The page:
“When everyone made the decision to stay, it was like we’re not going to let Penn State falter into a program like SMU,” Mike said, referring to the “death penalty” Southern Methodist University received in 1987 for massive violations of NCAA rules and regulations. The Mustangs’ 1987 season was canceled, and school officials opted to sit out the 1988 season. The Mustangs had just one winning season in the next 20 years.

“We really take pride in football, especially at Penn State,” Mike said. “Every single person who comes here has proven they’re a special person. That’s why Penn State was able to withstand the sanctions.”

Paying the price

It still bothers Tom that Mike and his teammates are paying for a crime in which they played no part.

“It’s totally unfair what they did to the football program,” Tom said. “I’ve thought about it a lot. What should have been Mike’s best years, it’s been one thing after another. I feel for all those kids. They got punished for something they had nothing to do with. It was a criminal matter for the courts.”

Sandusky was Tom’s position coach at Penn State, and Tom said that “I, as a player, would not think that was going on.”

He believes that Bill O’Brien, who was named head coach in 2012 following the firing of Joe Paterno in November 2011, was the “right guy at the right time,” and that O’Brien’s mentality showed in the Lions’ “toughness and resilience.”

“I think these guys banded together,” Tom said. “They were determined not to let things bother them. They made the best of it.”

The atmosphere obviously was much different in the early ’70s, and that’s why Tom committed to Penn State. He liked the fact the Lions’ football program was extremely stable, and that Paterno, who was named head coach in 1966, was beginning to take the Lions from the Eastern spotlight into national prominence.

Mike, however, is playing for his third full-time coach, not to mention interim coaches Tom Bradley and Larry Johnson, and his fourth defensive coordinator in Bob Shoop.

But Mike has put a positive spin on his experience.

“I’ve been through a lot of different coaching changes, and I’ve seen a little bit of everything,” he said. “I think that’s what’s made my experience here so great: seeing the different philosophies and coaching styles. I’ve taken a little piece from every defensive coordinator. … It’s been a crazy ride. Not many people can say they came to Penn State and played for three different head coaches.”

Linebacker in charge

Last season, Mike was second on the team with 78 tackles (44 solo) despite missing two full games and most of two others with a knee injury. He added 4.5 tackles for loss, 0.5 sacks, one forced fumble and one recovered fumble.

This year, he is moving from outside linebacker to inside linebacker, so the defense will lean on him for leadership and direction. It’s a role that, despite his relatively quiet nature, he has gladly accepted.

“I’m just a laid-back type guy. Where I’m from, that’s how you grow up,” he said. “Now I realize that I have to be more vocal and get the linebackers where they have to be if we want our defense to be as successful as possible. … I just have to be really decisive out on the field because that’s what it’s going to take on Saturday whenever things are going to be thrown at you..”

Mike is listed at 6 feet, 232 pounds on the Lions’ roster, and even though he isn’t a real big guy, it makes no difference to Franklin.

“He doesn’t blow you away when you look at him in terms of how big he is, but he’s big enough to get the job done,” Franklin said. “We need him to be really verbal, and he was more verbal this spring than he’s ever been, and he’s comfortable doing that now than ever before.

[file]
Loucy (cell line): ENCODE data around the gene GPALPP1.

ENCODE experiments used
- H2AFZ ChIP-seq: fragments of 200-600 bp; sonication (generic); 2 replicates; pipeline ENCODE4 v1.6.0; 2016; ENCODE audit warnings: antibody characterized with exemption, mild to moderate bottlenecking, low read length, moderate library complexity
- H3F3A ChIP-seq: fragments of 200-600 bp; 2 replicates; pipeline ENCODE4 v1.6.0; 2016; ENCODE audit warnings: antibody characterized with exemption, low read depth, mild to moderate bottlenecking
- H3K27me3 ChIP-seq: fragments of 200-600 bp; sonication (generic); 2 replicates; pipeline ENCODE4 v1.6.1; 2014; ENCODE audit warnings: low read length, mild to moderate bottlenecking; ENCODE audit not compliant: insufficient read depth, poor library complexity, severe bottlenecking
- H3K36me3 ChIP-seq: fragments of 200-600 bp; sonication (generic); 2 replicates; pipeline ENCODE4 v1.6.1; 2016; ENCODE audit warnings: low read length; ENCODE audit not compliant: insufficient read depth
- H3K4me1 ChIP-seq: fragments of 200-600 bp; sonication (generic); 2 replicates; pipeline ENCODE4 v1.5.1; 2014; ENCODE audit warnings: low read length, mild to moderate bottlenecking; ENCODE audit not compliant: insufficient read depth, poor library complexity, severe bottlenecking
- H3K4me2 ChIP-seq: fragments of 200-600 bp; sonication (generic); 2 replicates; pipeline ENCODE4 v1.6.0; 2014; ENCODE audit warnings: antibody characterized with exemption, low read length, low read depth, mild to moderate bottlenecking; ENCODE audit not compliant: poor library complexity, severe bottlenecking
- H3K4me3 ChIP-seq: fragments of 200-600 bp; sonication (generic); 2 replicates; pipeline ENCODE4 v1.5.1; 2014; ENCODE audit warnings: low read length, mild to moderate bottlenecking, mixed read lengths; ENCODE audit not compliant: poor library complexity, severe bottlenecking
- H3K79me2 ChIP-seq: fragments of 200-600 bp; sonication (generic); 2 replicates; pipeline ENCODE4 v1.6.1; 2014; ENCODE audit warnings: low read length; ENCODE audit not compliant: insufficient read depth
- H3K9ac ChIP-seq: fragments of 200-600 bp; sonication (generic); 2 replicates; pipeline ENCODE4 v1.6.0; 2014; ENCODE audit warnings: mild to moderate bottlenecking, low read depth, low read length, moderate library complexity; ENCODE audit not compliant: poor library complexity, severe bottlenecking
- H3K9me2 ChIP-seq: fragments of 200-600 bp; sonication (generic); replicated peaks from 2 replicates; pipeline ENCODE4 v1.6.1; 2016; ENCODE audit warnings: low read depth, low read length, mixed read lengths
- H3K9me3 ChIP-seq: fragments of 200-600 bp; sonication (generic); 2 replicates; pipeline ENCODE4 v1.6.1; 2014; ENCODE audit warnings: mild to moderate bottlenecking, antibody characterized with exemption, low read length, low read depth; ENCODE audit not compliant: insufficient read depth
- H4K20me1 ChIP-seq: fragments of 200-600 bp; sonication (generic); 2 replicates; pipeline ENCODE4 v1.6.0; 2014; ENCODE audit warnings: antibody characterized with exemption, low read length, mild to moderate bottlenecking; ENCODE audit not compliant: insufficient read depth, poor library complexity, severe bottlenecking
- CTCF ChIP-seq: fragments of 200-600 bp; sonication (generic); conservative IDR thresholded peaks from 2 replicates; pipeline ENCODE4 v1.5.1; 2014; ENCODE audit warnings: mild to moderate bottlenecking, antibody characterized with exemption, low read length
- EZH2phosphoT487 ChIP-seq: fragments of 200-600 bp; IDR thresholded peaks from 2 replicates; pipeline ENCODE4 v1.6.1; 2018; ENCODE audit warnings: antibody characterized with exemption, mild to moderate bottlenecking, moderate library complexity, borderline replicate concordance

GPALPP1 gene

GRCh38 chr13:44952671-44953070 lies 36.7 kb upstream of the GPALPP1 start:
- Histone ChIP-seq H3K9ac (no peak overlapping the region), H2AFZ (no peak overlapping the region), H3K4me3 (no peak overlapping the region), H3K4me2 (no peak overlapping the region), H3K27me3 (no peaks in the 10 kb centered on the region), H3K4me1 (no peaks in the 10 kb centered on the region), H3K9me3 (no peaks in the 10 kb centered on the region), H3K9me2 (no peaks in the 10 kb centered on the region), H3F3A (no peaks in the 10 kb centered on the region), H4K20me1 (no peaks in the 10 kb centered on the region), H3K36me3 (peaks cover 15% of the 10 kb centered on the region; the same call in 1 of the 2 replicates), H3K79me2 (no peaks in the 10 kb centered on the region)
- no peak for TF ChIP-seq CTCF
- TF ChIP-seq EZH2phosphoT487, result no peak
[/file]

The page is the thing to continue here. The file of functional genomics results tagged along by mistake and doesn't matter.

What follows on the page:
“I think he’s going to have a really big year for us. I brought that thing up about his size because when we moved him inside, I know there were a lot of questions about that. Is he big enough to do that? We think he is.”

So does Mike, who played inside linebacker throughout his high school career, and he enjoyed a productive year playing inside during his sophomore year at Penn State. Mike said he relies more on his speed, intensity and instincts than size to get the job done.

“I just have a certain style of play I use,” Mike said. “I do a lot of things people can’t do because they’re either too big or too slow.”

Plus, said Tom, his son hates to lose. “He’s intense when he gets on the field. He’s well-motivated. You can have all the talent in the world, but if you don’t apply yourself … You’ve got to make yourself better every day. He learned that at an early age.”

A perfect case in point is the fact Mike regularly ranks among the strongest non-linemen in team strength and conditioning testing. In July, he recorded 30 reps at 225 pounds on the bench press at the Lions’ Lift for Life, a fundraiser organized by the football team that raises awareness and money for kidney cancer. That feat would have tied him for the most reps on the bench press among linebackers at this year’s NFL combine.

“He just wants to be first, even if he’s just playing checkers,” Tom said. “He always seems to do well in big moments. He seems to have handled the pressure well. But he always remembers the plays he didn’t make.”

Mike graduated in May with a degree in finance and a 3.3 grade-point average. He is taking more undergraduate classes in the fall, choosing to focus on football and staying healthy – and maybe sneaking in some fishing with his roommate and teammate, defensive end Brad Bars, at a lake near the university.

Mike said he spent nearly three months resting his injured knee after the 2013 season, and that it felt great all spring.

“You can’t really control that kind of stuff; you can’t worry about it,” he said. “You just go out there and give it all you’ve got every single time, and whatever is meant to be is meant to be. You can’t control how healthy you are. I only have one more shot at this, and I’ve got to enjoy it while it lasts.”

And you can bet that Tom and his wife, Donna, will be watching their son every step of the way. Except for the game at Indiana, the Hulls will make every game this season, including the opener Aug. 30 in Dublin, Ireland, against Central Florida in the Croke Classic.

“It’s hard to believe it’s his last year. You just have to cherish every game,” Tom said. “I’m proud of him. He’s gone through a lot. Last year, he was all hyped up, then the MCL strain slowed him up. He was always a step, step-and-a-half away from where he was. It was a tough year for him. Hopefully, knock on wood, he’ll stay healthy.”

Denise Bachman is an award-winning journalist and veteran of the Observer-Reporter. She joined the staff in 1981 as a sports writer after graduating from Penn State University with a degree in journalism. After working in various capacities, she has served as the managing editor of production and lifestyles editor for the past several years.